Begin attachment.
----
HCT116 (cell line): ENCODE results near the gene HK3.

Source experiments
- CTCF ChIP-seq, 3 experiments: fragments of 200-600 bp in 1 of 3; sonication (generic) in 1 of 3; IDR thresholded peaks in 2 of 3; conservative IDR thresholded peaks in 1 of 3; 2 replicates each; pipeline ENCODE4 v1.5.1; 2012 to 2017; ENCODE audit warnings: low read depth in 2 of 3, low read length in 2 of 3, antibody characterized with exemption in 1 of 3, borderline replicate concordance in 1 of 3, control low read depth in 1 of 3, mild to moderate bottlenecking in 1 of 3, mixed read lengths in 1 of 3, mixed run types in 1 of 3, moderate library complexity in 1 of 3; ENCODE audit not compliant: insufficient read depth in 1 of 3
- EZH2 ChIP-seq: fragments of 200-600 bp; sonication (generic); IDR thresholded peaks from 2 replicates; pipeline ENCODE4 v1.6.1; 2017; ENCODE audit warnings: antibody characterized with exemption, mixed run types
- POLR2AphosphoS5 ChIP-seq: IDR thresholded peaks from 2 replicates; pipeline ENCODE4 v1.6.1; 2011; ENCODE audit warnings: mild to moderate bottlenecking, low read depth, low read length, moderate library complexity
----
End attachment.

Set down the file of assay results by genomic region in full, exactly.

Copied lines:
HCT116 (cell line): ENCODE results near the gene HK3.

Source experiments
- CTCF ChIP-seq, 3 experiments: fragments of 200-600 bp in 1 of 3; sonication (generic) in 1 of 3; IDR thresholded peaks in 2 of 3; conservative IDR thresholded peaks in 1 of 3; 2 replicates each; pipeline ENCODE4 v1.5.1; 2012 to 2017; ENCODE audit warnings: low read depth in 2 of 3, low read length in 2 of 3, antibody characterized with exemption in 1 of 3, borderline replicate concordance in 1 of 3, control low read depth in 1 of 3, mild to moderate bottlenecking in 1 of 3, mixed read lengths in 1 of 3, mixed run types in 1 of 3, moderate library complexity in 1 of 3; ENCODE audit not compliant: insufficient read depth in 1 of 3
- EZH2 ChIP-seq: fragments of 200-600 bp; sonication (generic); IDR thresholded peaks from 2 replicates; pipeline ENCODE4 v1.6.1; 2017; ENCODE audit warnings: antibody characterized with exemption, mixed run types
- POLR2AphosphoS5 ChIP-seq: IDR thresholded peaks from 2 replicates; pipeline ENCODE4 v1.6.1; 2011; ENCODE audit warnings: mild to moderate bottlenecking, low read depth, low read length, moderate library complexity